- We haven’t explored all of our oceans. Therefore, Atlantis might still be lying somewhere on the seabed.
No Racism, No Sexism?
Most widely known misconceptions derive from notions and personal beliefs like:
- I have never been offended on the basis of my black skin, so there is no such thing as racism.
- Women in our company are paid and respected the same as men. Hence, sexism and gender inequality at the job post are made up.
Is Silence Approval?
The last examples show scenarios we encounter on a daily basis. Bue can not saying anything mean agreeing or disagreeing?
- She didn’t say anything about the bike, so I assumed it’s fine to borrow it.
- Ben didn’t ask for a ride. Therefore, I just left him standing on the sidewalk.
Examine an Appeal to Ignorance with Critical Thinking
Scientific and moral advancement is inherent to human development. Hence, it shouldn’t come as a surprise when an appeal to ignorance fallacy becomes obsolete with newly found evidence. One such example was the notion that tuberculosis is incurable until a vaccine was found to support the opposing claim.
Yet, there are still many arguments we can’t prove. In this case, a person should rely on their common sense and keep an open mind. Unless robust evidence assertion comes to light to refute the fallacy, we must resort to critical thinking essay writing.
When examining an appeal to ignorance, you would ideally start from scratch. In short, use your logic to rationalize claims. Think of Nikola Tesla and his inventions that changed the world entirely. Nobody believed it was possible to create electricity until he proved otherwise. Before Tesla’s time, people lived in the dark and could not imagine the conveniences we have today. If you have problems with the development of your ideas, consider a custom argumentative essay writing service to give you a head start.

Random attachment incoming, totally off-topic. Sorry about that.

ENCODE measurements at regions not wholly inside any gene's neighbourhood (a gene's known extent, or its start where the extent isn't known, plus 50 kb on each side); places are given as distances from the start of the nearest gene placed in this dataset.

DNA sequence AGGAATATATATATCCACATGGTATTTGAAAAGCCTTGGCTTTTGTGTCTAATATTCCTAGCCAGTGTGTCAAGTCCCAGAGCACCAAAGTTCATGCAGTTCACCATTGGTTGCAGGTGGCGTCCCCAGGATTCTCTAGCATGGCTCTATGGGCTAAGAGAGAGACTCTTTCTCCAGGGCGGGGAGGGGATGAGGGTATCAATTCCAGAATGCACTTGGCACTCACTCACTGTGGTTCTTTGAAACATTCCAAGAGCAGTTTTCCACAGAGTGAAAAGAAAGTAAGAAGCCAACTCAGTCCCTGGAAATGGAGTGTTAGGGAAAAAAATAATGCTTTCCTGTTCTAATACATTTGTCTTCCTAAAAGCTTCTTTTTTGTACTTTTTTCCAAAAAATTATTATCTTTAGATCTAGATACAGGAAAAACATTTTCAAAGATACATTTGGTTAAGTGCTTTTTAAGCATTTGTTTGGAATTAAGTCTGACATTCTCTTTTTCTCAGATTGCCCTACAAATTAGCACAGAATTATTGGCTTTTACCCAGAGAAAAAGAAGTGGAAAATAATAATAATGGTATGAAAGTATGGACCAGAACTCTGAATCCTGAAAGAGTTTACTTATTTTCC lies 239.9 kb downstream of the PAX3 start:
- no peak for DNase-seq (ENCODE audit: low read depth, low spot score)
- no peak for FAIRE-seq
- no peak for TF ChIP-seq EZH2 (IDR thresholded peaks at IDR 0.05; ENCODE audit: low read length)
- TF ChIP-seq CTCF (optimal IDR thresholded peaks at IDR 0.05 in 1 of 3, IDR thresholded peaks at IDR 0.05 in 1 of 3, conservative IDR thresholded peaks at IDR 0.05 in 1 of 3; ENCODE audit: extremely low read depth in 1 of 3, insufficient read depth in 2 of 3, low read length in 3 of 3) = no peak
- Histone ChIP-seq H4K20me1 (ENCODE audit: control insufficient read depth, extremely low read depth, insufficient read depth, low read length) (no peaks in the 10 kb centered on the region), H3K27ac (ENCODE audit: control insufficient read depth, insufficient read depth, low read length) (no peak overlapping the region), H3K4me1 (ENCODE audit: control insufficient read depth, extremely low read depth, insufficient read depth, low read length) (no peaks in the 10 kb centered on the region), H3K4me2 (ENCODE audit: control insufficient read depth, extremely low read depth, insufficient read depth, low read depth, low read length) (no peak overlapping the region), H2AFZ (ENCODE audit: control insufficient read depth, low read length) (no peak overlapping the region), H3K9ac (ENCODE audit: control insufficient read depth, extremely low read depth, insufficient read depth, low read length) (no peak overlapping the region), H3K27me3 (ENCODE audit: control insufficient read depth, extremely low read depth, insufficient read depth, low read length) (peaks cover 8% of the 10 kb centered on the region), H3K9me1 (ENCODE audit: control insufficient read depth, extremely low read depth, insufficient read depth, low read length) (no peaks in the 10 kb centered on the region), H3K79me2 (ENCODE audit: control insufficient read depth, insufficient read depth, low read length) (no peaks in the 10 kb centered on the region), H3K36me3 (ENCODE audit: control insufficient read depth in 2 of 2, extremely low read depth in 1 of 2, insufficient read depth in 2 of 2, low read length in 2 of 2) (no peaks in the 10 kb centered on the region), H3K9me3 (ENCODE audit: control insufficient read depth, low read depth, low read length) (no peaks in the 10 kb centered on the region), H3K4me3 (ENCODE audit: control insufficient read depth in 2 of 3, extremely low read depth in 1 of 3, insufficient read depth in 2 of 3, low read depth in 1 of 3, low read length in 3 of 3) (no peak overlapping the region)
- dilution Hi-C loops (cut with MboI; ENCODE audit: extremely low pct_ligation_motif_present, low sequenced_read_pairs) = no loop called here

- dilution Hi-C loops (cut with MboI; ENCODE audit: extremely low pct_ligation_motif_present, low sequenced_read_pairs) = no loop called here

However, altering long-held beliefs can’t happen overnight. Changing perceptions takes time, evidence, and rhetoric. Finally, we have to accept that some things are beyond our understanding. For now, it is impossible to claim with certainty that there is life in the universe or that ghosts exist. The absence of evidence leaves vast room for speculation.
Whether you call it argumentum ad ignorantiam or appeal to ignorance fallacy, the ability to convince someone is a powerful tool. You can offer an example or a definition that leaves no room for discussion. Credible evidence plays a pivotal role in our lives.
But problems arise with ignorance. People have no evidence to offer but only a fallacious appeal. By saying an informal fallacy, they turn the situation to their advantage. Critical thinking is the best way to combat misconceptions and get the burden of proof off your chest.